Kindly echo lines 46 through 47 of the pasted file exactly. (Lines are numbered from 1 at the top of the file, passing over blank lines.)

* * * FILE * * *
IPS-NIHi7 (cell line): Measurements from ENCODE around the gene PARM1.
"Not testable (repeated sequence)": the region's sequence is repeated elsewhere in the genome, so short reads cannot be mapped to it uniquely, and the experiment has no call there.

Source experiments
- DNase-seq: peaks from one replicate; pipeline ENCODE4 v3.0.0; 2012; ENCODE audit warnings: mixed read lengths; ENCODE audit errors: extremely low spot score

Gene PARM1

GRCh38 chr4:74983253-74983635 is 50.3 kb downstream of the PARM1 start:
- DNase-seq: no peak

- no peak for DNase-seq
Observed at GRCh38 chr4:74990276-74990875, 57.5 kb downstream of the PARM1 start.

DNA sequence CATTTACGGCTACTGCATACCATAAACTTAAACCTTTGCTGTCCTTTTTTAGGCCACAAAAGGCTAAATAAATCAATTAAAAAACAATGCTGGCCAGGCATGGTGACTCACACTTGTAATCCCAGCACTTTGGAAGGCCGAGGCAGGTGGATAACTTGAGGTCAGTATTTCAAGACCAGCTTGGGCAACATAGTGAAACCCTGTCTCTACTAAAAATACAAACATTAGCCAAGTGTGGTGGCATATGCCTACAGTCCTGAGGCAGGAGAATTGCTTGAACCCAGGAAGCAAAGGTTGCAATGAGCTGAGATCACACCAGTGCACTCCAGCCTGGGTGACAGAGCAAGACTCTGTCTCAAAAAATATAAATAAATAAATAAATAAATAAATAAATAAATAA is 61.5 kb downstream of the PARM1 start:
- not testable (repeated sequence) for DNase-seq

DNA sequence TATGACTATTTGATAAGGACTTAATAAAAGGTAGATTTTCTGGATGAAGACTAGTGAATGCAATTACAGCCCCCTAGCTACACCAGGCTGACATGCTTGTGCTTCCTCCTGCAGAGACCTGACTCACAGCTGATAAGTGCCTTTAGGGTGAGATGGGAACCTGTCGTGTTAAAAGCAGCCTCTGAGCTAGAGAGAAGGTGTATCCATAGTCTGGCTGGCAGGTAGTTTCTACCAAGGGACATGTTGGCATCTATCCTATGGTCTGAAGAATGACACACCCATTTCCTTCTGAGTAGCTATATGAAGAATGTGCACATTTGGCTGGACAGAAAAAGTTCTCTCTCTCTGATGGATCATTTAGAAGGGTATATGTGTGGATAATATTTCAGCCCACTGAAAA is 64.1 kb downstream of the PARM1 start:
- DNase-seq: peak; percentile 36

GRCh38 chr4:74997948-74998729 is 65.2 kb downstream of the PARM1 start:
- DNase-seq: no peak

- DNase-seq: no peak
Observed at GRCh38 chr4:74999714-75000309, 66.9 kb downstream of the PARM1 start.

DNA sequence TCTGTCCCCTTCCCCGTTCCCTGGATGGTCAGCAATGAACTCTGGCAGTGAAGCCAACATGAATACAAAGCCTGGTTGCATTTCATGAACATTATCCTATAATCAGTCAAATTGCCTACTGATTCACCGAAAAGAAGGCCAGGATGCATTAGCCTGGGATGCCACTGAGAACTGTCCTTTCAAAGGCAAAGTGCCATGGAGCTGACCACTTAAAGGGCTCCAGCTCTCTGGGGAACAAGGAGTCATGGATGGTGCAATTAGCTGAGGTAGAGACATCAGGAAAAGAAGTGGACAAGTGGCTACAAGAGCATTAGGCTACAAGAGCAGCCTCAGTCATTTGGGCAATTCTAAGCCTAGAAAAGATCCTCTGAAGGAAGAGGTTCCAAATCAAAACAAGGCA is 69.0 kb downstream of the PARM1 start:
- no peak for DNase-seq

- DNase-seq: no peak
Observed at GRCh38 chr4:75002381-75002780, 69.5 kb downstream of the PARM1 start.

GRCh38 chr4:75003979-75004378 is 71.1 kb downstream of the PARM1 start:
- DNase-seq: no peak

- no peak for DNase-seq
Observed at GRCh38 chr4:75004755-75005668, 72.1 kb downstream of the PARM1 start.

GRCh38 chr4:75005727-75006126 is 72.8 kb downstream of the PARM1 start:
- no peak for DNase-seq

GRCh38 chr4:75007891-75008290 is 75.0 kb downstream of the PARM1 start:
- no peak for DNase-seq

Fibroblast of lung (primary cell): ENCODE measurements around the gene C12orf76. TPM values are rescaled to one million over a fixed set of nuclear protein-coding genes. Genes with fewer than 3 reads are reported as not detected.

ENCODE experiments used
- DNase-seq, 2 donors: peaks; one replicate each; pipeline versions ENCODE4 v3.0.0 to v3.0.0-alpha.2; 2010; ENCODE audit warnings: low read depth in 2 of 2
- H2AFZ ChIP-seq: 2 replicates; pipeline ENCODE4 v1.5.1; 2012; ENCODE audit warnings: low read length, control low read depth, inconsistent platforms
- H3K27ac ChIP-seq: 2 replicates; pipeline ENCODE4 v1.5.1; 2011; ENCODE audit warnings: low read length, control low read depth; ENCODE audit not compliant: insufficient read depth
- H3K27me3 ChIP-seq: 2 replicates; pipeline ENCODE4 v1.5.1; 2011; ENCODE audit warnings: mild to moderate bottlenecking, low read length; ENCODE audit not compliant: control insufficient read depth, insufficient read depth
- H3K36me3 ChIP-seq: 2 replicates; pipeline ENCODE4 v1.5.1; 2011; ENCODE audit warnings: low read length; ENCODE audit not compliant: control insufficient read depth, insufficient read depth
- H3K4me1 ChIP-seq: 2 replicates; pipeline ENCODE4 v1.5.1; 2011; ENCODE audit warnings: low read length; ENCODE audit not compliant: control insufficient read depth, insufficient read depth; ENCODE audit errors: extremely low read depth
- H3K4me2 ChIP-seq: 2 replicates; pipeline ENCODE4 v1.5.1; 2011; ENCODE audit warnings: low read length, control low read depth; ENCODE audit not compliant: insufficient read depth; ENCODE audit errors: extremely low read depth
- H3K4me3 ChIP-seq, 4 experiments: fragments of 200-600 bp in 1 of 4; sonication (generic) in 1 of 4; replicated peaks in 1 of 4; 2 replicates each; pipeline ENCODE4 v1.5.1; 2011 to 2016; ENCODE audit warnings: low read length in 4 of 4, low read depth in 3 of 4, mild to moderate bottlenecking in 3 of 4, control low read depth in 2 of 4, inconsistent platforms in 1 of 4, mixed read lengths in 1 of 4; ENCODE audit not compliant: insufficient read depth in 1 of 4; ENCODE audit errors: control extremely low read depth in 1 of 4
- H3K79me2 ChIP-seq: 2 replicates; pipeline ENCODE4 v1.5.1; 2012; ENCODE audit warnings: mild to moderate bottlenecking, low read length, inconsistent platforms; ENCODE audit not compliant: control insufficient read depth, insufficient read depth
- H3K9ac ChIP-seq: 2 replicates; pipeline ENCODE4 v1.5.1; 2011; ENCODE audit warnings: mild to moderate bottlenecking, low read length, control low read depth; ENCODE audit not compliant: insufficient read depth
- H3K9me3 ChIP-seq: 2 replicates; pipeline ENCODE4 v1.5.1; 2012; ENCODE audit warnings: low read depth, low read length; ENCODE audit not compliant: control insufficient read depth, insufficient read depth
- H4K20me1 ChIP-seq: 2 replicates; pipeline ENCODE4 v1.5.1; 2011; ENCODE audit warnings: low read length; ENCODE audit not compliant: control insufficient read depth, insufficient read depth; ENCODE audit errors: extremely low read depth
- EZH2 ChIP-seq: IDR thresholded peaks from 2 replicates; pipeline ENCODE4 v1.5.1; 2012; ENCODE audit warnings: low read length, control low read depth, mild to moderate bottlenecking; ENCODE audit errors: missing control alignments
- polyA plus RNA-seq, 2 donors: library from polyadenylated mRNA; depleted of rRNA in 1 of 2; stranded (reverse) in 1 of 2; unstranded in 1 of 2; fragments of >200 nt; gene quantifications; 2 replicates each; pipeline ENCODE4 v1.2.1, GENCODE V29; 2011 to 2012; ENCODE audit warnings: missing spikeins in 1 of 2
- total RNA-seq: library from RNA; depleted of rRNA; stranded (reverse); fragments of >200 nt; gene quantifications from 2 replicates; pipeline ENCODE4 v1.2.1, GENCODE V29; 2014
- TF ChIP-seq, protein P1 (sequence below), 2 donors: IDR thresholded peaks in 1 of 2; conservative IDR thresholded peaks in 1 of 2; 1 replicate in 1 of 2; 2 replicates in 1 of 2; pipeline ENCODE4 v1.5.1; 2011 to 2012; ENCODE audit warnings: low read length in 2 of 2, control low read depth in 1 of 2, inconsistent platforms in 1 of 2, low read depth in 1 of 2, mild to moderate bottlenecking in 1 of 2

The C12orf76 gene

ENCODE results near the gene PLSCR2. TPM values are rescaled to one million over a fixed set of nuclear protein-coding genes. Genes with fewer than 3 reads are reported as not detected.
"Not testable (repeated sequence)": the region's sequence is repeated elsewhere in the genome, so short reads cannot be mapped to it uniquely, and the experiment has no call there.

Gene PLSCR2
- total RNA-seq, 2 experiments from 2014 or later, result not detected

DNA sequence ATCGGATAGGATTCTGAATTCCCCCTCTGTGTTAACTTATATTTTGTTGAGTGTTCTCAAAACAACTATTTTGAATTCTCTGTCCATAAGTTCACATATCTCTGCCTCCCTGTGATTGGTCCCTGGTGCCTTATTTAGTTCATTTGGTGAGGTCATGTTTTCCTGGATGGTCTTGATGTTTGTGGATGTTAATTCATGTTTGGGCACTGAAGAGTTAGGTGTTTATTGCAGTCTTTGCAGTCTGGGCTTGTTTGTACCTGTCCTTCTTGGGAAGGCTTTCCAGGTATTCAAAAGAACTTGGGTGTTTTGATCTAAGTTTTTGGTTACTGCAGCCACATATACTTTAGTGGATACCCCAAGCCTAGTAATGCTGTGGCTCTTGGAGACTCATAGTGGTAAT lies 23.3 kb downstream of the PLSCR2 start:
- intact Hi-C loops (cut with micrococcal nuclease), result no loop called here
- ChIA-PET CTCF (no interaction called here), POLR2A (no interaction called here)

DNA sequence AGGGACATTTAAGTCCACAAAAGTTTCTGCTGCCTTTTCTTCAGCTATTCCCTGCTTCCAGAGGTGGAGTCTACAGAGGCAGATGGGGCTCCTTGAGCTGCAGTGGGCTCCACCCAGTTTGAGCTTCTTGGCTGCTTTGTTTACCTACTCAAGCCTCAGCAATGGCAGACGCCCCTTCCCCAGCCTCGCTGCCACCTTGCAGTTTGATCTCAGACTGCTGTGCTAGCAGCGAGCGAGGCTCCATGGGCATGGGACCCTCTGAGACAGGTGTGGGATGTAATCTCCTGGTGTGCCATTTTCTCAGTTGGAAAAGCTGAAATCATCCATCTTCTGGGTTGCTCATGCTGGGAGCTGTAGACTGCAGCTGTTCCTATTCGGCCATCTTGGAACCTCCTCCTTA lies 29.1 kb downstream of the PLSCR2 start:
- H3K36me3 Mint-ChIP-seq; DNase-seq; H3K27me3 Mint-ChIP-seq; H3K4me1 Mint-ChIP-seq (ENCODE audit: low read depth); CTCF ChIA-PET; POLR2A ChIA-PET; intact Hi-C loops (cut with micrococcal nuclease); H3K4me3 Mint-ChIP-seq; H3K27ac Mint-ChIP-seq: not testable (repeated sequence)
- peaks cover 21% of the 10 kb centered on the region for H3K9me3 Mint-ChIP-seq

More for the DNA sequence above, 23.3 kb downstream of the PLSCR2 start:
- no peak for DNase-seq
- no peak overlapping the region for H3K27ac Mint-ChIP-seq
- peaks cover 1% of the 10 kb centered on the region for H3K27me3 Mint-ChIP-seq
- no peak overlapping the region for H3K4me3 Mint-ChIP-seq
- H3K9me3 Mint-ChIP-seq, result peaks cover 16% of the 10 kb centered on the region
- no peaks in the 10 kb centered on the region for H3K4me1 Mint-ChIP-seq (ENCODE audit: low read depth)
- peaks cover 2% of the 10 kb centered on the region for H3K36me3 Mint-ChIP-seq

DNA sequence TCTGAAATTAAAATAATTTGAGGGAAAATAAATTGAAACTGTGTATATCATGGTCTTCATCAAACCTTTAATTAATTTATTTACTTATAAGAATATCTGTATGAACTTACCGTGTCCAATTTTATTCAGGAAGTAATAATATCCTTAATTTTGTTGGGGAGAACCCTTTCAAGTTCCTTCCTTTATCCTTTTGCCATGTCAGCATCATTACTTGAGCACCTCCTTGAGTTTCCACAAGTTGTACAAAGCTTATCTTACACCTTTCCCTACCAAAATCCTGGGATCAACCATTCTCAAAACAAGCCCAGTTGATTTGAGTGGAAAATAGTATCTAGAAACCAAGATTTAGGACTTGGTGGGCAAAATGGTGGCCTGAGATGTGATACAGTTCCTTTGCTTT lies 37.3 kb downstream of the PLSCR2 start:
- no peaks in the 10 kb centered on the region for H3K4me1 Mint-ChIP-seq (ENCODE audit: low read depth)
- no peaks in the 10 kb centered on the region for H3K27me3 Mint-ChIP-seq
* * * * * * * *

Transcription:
- total RNA-seq: library from RNA; depleted of rRNA; stranded (reverse); fragments of >200 nt; gene quantifications from 2 replicates; pipeline ENCODE4 v1.2.1, GENCODE V29; 2014
- TF ChIP-seq, protein P1 (sequence below), 2 donors: IDR thresholded peaks in 1 of 2; conservative IDR thresholded peaks in 1 of 2; 1 replicate in 1 of 2; 2 replicates in 1 of 2; pipeline ENCODE4 v1.5.1; 2011 to 2012; ENCODE audit warnings: low read length in 2 of 2, control low read depth in 1 of 2, inconsistent platforms in 1 of 2, low read depth in 1 of 2, mild to moderate bottlenecking in 1 of 2